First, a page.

The causes which operate to produce an electric current from a dynamo will first be considered. The power of attraction and repulsion of some forms of electro-magnets has already been considered. The space surrounding such magnets in which this influence is active is known as the magnetic field, which is made up of magnetic lines of force. These lines of force emanate from the positive or north pole, towards the negative or south pole, as illustrated in Fig. 25, which shows the magnet field of a dynamo. These lines of force never cross each other, but tend to follow the shortest path from the positive to the negative pole, each line repelling every other line, and tending to get as far away as possible.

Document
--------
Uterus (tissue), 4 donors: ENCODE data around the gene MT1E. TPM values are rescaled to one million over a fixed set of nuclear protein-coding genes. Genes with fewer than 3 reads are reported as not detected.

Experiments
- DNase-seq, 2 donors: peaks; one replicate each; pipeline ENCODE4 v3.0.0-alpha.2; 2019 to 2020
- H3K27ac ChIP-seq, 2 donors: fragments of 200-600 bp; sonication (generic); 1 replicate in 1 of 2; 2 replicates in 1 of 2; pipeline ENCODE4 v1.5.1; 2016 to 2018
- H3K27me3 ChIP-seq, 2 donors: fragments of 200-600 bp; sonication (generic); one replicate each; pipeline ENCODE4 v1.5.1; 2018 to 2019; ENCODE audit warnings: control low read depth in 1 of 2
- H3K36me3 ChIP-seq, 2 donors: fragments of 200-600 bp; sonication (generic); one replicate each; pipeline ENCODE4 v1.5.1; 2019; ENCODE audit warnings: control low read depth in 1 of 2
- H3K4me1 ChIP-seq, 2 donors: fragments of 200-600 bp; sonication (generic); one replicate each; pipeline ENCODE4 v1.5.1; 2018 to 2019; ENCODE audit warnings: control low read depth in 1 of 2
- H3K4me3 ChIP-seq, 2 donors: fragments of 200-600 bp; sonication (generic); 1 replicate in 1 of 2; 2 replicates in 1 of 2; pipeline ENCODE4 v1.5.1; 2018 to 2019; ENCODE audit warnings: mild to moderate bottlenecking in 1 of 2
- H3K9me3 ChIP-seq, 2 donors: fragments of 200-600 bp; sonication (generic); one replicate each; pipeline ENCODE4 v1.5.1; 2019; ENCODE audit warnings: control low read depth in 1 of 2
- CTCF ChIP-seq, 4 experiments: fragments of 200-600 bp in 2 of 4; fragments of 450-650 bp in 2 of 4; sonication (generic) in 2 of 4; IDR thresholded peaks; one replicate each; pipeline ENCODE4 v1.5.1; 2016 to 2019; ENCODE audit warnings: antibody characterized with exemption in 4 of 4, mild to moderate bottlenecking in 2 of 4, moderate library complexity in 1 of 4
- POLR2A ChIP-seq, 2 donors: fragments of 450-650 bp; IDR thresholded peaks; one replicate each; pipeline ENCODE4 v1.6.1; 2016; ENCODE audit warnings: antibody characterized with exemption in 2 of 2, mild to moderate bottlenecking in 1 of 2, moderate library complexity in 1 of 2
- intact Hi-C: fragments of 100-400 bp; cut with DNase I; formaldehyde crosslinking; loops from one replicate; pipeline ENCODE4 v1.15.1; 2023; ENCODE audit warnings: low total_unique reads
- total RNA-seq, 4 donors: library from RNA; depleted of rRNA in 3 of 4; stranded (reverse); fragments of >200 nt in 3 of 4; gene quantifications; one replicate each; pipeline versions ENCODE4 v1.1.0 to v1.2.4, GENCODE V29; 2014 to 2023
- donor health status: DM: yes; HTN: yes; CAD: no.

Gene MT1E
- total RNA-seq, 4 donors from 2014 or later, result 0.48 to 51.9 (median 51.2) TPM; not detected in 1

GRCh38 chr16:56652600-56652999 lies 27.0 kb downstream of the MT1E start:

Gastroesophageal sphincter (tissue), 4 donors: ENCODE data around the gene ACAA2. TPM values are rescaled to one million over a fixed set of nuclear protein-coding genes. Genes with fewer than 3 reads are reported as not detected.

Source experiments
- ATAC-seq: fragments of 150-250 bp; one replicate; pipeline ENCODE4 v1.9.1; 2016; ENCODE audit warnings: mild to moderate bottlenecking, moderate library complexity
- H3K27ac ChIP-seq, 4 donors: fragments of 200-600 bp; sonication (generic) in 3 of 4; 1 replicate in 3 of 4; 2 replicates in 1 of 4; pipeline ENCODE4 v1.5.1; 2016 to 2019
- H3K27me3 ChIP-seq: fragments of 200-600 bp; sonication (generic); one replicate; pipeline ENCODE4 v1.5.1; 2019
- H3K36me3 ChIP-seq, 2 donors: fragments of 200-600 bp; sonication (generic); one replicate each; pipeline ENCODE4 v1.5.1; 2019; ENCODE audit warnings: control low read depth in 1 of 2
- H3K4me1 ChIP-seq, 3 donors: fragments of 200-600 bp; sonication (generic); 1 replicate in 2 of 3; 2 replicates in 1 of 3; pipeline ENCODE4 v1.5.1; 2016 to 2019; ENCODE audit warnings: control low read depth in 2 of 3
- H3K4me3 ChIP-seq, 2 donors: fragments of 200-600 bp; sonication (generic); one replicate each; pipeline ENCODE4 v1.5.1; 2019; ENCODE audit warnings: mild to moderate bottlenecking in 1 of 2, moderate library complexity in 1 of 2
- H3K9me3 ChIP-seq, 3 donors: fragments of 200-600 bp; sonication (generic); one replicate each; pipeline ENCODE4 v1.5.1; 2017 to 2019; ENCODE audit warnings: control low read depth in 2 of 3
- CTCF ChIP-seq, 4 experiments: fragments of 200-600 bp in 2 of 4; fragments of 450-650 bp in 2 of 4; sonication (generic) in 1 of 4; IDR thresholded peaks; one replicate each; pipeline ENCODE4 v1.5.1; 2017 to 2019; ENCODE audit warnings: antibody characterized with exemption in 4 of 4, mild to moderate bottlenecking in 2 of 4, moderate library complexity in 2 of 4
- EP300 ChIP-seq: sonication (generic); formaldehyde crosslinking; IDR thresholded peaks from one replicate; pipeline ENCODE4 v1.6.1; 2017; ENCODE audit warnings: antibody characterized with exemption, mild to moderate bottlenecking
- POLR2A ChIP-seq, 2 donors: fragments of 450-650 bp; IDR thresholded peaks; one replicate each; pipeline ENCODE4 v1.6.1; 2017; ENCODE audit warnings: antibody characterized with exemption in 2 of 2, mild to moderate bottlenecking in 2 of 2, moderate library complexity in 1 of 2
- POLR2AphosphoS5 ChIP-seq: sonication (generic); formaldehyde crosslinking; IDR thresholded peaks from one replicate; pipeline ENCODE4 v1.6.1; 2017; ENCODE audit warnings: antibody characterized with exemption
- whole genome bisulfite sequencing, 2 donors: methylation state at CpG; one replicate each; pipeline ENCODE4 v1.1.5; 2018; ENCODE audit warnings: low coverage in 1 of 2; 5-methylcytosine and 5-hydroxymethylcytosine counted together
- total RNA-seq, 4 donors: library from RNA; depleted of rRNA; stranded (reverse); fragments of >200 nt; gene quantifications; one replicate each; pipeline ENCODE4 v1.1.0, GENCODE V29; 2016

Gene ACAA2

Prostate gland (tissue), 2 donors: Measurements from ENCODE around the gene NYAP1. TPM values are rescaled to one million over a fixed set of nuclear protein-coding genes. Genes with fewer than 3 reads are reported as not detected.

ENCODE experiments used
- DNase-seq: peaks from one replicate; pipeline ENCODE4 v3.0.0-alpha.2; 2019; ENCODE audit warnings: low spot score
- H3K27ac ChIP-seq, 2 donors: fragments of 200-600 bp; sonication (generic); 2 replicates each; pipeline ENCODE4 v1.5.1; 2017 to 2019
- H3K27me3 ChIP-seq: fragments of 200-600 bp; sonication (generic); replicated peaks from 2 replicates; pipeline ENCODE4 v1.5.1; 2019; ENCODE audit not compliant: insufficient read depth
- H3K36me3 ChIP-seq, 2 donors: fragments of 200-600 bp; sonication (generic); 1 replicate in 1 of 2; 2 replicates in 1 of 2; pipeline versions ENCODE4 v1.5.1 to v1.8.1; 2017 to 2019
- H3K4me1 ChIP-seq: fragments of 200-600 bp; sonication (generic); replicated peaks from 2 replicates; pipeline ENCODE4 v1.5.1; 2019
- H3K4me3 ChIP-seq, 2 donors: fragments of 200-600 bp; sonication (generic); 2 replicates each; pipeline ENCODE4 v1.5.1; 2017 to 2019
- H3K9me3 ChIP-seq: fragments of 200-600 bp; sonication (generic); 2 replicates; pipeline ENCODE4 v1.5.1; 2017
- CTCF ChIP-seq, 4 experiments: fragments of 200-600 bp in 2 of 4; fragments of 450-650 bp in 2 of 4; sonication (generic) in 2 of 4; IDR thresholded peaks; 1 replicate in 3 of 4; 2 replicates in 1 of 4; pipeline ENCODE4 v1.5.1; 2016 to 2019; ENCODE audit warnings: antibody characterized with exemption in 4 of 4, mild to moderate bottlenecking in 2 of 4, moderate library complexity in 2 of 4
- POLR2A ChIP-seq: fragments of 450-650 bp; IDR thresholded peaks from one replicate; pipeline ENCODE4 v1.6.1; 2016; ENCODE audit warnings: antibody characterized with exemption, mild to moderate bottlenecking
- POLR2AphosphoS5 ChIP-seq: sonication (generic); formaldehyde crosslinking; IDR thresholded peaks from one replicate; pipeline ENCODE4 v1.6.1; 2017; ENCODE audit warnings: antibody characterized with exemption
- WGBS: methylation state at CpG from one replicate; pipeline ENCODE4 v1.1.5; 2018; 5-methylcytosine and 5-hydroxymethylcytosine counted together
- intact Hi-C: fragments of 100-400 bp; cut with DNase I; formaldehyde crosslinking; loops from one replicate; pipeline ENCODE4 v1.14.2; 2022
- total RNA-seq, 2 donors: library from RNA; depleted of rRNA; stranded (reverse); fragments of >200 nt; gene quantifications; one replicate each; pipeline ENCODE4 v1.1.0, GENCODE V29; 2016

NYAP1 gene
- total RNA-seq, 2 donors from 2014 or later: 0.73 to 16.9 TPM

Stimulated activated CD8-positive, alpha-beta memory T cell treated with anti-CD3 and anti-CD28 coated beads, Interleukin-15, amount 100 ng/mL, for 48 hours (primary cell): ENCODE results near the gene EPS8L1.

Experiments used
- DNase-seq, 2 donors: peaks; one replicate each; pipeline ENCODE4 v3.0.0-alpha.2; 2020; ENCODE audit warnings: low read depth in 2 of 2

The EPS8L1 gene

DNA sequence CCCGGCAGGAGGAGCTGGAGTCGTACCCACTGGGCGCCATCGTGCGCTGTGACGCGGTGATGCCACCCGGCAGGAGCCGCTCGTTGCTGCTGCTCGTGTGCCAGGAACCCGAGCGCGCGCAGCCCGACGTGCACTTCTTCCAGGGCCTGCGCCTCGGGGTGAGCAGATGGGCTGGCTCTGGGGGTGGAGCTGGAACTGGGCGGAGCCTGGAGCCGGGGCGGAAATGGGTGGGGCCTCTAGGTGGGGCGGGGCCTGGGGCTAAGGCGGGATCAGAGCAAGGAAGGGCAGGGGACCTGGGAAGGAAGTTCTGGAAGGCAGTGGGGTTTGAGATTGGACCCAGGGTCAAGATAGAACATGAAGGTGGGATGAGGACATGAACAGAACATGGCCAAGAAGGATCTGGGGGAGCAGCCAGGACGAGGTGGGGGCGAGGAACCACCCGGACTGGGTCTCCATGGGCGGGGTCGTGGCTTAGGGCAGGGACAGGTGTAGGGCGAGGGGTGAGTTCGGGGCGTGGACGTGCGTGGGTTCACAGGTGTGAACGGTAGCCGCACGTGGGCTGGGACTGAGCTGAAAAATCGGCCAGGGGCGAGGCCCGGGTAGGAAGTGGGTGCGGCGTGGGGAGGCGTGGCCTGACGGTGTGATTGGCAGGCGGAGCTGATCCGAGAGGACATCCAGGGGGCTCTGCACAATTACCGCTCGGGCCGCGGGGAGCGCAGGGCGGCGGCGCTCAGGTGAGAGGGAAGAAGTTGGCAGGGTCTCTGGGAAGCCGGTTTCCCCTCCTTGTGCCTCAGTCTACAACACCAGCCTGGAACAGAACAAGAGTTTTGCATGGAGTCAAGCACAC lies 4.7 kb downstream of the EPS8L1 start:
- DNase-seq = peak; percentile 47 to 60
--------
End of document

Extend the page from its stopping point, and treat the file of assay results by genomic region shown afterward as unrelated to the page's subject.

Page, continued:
The operation of a dynamo depends upon the principle that an electric conductor, if moved in a magnetic field so that it cuts a constantly varying number of lines of force, will induce an electric current, provided there is a closed circuit through which it may flow. This current is proportional to the rate at which these lines of force are cut, which in turn depends upon the density of the magnetic field, the area of the conductor and the speed with which the conductor moves. In Fig. 25 this is illustrated in a general way. The space between the north and south poles of an electro-magnet forms the magnetic field filled with the lines of force. The armature is represented by a single coil of wire in four positions, which, as it revolves, successively cuts the lines of force, thus inducing a current. The direction and strength of the current constantly changes as the coil revolves, and this we will now consider. Assuming that the movement begins with the coil in the position 1-2, it will be seen that to reach the position 3-4 it cuts an increasing number of lines, and then a decreasing number in reaching the position 2-1. During this movement the current increases to its maximum and then decreases to nothing. Continuing the movement until the coil again reaches the position 1-2, the current increases and diminishes as before, but is in the reverse direction. To obviate this fluctuation in the strength and direction of the current the armature of a dynamo is made up of many coils of wire, the terminals of which are so arranged that a continuous current in one direction is secured. How this is done will be considered in the next chapter.